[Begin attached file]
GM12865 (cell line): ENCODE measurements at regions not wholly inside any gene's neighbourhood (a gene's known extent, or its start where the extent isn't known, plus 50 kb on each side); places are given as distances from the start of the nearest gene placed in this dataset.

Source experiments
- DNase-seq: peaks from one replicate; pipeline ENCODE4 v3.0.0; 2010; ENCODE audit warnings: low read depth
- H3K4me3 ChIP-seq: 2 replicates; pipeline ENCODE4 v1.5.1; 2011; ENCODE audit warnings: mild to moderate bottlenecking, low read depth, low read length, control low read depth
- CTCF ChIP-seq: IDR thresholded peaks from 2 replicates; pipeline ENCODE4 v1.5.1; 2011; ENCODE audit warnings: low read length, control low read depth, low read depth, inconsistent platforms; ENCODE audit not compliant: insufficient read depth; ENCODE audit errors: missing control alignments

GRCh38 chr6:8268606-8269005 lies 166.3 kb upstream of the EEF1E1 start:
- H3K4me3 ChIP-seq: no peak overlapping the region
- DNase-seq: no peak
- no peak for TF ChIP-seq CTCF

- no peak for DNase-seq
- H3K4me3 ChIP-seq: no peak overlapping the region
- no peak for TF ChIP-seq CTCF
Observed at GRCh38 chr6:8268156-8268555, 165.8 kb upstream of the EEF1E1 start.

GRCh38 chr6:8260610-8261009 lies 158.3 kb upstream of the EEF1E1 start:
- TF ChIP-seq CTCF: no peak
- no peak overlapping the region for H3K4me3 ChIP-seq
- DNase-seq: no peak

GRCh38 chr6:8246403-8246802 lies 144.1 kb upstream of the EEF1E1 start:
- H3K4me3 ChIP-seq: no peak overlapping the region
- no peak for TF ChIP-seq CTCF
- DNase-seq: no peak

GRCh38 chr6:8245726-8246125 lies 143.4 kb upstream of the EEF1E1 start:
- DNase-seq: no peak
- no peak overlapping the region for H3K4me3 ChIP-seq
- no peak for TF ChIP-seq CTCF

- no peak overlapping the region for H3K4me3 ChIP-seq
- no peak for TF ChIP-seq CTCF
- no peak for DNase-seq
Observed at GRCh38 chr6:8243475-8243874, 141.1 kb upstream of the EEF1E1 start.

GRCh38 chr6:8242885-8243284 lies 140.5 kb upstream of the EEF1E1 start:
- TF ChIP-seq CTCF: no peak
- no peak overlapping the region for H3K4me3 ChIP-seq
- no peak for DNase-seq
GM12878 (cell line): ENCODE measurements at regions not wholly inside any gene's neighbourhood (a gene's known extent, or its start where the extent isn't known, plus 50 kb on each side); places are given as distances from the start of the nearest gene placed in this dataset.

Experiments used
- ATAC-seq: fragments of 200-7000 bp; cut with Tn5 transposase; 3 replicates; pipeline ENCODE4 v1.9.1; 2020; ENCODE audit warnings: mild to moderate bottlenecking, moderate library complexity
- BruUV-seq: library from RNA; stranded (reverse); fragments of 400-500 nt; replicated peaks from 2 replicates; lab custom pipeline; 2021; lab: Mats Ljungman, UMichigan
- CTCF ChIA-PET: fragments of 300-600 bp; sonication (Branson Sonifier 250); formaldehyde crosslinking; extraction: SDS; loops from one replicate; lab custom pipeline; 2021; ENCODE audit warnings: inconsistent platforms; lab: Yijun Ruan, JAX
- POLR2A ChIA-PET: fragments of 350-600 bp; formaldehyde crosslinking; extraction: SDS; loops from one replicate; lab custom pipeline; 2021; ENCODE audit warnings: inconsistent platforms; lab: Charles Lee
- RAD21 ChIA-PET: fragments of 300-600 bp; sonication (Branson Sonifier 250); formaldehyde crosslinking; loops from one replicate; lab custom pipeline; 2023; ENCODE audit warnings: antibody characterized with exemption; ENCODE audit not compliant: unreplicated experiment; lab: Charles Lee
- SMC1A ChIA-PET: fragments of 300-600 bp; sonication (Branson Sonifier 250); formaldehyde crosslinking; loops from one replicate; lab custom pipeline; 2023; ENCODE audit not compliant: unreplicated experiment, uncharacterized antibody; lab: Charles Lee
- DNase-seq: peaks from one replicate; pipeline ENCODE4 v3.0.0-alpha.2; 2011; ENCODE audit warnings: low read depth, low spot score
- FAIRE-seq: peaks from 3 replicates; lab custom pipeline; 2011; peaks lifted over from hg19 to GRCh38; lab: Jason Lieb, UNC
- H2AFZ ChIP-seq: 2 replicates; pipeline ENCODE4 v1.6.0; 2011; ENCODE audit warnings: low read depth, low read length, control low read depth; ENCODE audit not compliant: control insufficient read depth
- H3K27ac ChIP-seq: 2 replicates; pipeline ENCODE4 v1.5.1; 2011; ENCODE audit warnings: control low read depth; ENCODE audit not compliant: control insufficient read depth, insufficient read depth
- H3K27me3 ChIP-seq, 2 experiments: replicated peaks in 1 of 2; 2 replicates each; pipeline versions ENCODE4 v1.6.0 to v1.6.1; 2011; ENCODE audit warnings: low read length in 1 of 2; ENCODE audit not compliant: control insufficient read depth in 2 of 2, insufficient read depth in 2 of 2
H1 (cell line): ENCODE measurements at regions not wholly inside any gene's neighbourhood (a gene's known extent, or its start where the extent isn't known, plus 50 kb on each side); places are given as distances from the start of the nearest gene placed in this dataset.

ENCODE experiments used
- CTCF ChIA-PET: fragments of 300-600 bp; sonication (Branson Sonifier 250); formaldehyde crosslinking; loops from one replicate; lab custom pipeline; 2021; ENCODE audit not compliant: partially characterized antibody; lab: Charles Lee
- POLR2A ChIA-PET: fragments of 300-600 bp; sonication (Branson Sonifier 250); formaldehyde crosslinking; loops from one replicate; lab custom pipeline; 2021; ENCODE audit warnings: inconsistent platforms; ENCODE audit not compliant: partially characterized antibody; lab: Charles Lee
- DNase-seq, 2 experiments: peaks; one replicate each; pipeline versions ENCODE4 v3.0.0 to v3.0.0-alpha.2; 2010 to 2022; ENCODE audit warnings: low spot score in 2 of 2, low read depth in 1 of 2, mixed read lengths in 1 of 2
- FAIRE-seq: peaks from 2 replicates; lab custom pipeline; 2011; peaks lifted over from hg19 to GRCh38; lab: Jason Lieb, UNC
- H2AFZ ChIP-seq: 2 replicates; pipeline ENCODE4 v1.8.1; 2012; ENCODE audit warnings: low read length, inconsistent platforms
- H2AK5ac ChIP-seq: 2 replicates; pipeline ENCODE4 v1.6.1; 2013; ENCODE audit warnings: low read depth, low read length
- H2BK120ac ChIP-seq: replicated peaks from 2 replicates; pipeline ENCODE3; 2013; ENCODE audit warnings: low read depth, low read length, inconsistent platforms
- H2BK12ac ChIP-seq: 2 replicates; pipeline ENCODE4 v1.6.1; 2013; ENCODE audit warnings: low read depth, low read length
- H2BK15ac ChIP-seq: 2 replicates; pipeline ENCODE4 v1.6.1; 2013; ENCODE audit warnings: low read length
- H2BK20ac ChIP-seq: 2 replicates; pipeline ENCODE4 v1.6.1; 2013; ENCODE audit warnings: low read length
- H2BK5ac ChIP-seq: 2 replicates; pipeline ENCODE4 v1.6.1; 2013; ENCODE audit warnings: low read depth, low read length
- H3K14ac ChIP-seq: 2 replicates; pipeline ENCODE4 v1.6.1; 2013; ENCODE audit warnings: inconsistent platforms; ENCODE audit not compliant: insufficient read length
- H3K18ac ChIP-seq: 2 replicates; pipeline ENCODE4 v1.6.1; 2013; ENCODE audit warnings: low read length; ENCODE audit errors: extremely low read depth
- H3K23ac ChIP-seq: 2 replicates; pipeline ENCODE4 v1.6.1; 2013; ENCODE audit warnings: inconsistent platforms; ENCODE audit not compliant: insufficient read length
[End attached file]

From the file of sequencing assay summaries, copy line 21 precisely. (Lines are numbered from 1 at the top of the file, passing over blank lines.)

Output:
- DNase-seq: no peak